Are You a Better Leader or Manager?

Description

Too many times we ask good managers to be great leaders or good leaders to be great managers. The problem with being in the wrong fit is we burn out more quickly when we are not able to walk in our gift.

Are you more of a leader or a manager?

This may be one of the most important questions we have to answer as our careers take us to new roles.

Every organization needs both. There is no shame in either answer, but it’s important we know the difference. We need to figure out which one we do best and then try to arrange our career where we can realize our best potential.

There are lots of descriptions of each role. I’ve written about it numerous times. And, I understand some argue they are the same. But, I simply don’t believe it.

In the book “Reviewing Leadership,” the authors Banks and Ledbetter write, “Leadership and management are two distinct yet related systems of action. They are similar in that each involves influence as a way to move ideas forward, and both involve working with people. Both are also concerned with end results. Yet the overriding functions of leadership and management are distinct. Management is about coping with complexity – it is responsive. Leadership is about coping with change – it too is responsive, but mostly it is proactive. More chaos demands more management, and more change always demands more leadership. In general, the purpose of management is to provide order and consistency to organizations, while the primary function of leadership is to produce change and movement.”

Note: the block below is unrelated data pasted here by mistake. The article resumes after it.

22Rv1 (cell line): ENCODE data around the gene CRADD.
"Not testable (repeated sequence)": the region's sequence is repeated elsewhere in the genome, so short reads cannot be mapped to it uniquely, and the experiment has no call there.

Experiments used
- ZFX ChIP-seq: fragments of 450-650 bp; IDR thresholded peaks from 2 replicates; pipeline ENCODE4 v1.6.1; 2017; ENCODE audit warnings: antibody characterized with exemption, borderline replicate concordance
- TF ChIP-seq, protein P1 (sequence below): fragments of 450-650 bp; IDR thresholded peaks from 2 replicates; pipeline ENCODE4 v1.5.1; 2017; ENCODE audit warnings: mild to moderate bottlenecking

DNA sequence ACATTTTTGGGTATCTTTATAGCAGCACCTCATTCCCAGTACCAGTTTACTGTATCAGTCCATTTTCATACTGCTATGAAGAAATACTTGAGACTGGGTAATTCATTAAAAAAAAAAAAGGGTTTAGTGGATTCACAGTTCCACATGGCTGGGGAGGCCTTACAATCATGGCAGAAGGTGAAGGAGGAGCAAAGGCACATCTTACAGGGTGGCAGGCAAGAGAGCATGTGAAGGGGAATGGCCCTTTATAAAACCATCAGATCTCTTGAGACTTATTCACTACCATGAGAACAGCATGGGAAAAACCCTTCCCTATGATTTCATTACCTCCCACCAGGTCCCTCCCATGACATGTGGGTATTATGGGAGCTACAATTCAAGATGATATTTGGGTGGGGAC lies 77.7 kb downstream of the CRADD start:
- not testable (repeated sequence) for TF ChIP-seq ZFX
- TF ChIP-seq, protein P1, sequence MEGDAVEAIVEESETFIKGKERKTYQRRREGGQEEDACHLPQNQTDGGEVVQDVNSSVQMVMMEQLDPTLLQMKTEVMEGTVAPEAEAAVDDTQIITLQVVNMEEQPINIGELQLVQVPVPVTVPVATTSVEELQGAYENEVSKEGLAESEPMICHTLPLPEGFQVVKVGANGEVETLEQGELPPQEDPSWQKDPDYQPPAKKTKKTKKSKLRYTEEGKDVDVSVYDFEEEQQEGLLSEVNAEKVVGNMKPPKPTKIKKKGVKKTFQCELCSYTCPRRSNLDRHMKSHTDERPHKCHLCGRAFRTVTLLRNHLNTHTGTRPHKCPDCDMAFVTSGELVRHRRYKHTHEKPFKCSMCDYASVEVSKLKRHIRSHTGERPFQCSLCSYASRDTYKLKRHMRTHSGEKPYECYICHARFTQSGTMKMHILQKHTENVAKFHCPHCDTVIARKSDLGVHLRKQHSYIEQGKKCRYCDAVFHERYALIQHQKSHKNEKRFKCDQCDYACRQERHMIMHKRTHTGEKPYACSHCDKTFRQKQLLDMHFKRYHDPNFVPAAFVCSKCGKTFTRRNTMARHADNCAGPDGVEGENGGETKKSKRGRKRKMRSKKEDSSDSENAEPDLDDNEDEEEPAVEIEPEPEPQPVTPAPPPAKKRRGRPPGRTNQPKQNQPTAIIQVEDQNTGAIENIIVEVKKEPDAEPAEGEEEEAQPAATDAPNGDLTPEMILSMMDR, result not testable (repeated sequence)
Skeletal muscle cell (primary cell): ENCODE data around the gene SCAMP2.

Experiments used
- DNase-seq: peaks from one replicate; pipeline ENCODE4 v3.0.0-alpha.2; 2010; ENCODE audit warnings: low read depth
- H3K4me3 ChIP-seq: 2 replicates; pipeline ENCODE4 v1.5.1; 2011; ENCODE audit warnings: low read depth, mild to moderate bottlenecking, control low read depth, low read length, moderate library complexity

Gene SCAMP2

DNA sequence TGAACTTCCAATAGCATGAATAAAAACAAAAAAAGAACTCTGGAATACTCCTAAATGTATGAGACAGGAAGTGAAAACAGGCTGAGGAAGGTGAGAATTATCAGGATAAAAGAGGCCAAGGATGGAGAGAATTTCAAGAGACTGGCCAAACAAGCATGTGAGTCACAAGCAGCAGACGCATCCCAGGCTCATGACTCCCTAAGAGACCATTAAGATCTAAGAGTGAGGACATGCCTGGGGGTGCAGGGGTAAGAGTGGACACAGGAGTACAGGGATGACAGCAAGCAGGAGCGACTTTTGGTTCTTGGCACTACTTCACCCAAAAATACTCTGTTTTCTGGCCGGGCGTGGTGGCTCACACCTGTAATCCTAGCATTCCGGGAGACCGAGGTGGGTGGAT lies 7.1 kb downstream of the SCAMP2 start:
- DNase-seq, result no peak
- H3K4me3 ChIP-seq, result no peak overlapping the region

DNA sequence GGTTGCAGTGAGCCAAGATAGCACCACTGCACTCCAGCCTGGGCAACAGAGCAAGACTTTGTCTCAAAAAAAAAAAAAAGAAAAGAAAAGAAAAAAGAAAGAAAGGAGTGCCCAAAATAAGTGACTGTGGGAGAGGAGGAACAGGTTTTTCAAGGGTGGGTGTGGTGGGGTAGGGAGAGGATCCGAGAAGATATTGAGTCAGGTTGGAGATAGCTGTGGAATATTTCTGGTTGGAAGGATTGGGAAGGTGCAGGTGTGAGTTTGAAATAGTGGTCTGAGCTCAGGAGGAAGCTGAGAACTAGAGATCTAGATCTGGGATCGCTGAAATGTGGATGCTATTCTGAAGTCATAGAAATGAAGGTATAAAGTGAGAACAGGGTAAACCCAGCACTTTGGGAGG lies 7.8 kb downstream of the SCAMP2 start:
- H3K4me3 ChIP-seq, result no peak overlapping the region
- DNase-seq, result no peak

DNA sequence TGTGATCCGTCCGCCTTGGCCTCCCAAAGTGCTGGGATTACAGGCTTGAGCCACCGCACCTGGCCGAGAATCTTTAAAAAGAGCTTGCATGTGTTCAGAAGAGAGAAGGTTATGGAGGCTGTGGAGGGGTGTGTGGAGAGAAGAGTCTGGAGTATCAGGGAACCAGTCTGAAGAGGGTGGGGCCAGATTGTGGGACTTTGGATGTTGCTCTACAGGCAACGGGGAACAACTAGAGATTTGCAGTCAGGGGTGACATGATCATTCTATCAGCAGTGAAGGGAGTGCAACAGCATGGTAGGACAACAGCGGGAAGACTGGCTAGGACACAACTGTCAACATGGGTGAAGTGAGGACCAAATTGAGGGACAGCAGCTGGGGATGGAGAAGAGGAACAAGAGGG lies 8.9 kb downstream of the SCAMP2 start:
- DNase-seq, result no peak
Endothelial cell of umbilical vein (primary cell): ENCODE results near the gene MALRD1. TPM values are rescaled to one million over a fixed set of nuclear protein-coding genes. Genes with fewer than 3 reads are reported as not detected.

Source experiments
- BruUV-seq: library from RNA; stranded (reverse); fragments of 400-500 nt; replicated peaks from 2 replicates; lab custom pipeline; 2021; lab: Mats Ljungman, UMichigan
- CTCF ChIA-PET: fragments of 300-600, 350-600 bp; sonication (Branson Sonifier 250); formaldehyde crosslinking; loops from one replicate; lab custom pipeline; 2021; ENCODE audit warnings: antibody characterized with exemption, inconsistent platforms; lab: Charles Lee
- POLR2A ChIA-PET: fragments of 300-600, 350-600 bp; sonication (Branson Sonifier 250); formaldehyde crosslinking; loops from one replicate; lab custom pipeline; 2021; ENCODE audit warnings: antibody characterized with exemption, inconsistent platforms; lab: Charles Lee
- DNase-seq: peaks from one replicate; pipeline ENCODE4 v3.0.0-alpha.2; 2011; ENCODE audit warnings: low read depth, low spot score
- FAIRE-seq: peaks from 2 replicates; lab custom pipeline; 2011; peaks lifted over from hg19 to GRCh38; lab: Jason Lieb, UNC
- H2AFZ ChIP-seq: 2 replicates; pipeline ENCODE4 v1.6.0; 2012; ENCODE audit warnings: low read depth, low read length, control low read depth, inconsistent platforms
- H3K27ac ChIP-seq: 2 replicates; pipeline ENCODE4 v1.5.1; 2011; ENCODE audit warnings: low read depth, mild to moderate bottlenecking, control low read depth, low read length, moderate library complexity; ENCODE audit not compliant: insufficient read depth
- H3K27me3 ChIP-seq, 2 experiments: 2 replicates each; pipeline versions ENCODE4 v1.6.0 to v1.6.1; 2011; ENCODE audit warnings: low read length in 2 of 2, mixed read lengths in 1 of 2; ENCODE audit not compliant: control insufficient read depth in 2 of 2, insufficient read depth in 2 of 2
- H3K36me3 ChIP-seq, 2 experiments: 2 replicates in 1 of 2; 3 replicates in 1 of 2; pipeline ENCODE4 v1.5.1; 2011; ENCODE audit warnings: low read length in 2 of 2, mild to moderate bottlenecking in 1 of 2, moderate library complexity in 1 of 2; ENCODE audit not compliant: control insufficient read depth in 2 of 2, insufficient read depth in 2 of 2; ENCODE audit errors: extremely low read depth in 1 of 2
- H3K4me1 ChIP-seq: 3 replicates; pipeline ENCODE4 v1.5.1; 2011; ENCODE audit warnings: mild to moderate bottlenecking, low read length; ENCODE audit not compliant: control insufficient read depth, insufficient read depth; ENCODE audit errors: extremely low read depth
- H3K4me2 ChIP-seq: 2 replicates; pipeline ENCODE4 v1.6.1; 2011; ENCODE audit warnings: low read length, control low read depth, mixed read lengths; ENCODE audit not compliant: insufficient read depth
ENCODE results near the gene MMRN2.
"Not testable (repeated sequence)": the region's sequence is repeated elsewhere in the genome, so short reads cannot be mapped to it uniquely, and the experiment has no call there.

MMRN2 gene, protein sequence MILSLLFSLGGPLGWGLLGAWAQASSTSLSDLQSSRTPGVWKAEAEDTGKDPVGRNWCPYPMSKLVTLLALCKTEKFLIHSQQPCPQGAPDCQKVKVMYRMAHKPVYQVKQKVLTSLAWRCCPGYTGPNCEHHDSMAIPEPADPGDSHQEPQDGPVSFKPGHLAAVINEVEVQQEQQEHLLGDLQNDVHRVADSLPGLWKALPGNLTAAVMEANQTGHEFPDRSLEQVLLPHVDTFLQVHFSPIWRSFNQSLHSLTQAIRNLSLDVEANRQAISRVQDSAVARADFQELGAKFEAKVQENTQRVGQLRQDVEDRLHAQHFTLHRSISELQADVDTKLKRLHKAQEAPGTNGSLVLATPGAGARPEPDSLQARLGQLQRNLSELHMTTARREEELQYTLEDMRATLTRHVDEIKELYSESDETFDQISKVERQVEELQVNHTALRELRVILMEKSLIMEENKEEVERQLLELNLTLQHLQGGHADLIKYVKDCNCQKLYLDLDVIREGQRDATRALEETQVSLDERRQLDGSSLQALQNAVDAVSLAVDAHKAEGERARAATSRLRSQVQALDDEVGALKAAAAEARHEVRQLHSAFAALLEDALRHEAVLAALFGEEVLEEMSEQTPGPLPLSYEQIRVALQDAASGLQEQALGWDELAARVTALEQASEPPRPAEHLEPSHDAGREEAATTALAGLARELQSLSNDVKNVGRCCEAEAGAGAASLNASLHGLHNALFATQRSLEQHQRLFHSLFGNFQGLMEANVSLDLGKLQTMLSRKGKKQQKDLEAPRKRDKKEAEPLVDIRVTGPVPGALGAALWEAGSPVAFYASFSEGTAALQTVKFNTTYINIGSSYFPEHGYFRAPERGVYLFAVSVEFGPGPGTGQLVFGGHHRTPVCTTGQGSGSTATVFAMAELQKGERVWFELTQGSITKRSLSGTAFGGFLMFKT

I think that’s a great summary of the differences between leadership and management for organizations and individuals to consider.

Too many times we ask good managers to be great leaders or good leaders to be great managers. The problem with being in the wrong fit is we tend to burn out more quickly when we are not able to live out our giftedness. In addition, we frustrate the people we are supposed to be leading or managing and ultimately we keep the organization from being the best it can be.

Do a self-evaluation of which you are more skilled at doing.

Are you a better leader or a better manager?

Don’t try to be someone you are not.

Through experience I’ve learned I identify with one of these roles more than the other. One description fires me up and the other drains me. (Can you guess which one fires me up?) One comes more naturally for me and the other I struggle to learn – and attempt to delegate when possible.

What about you? Are you in your proper fit? Do you see the difference?

 

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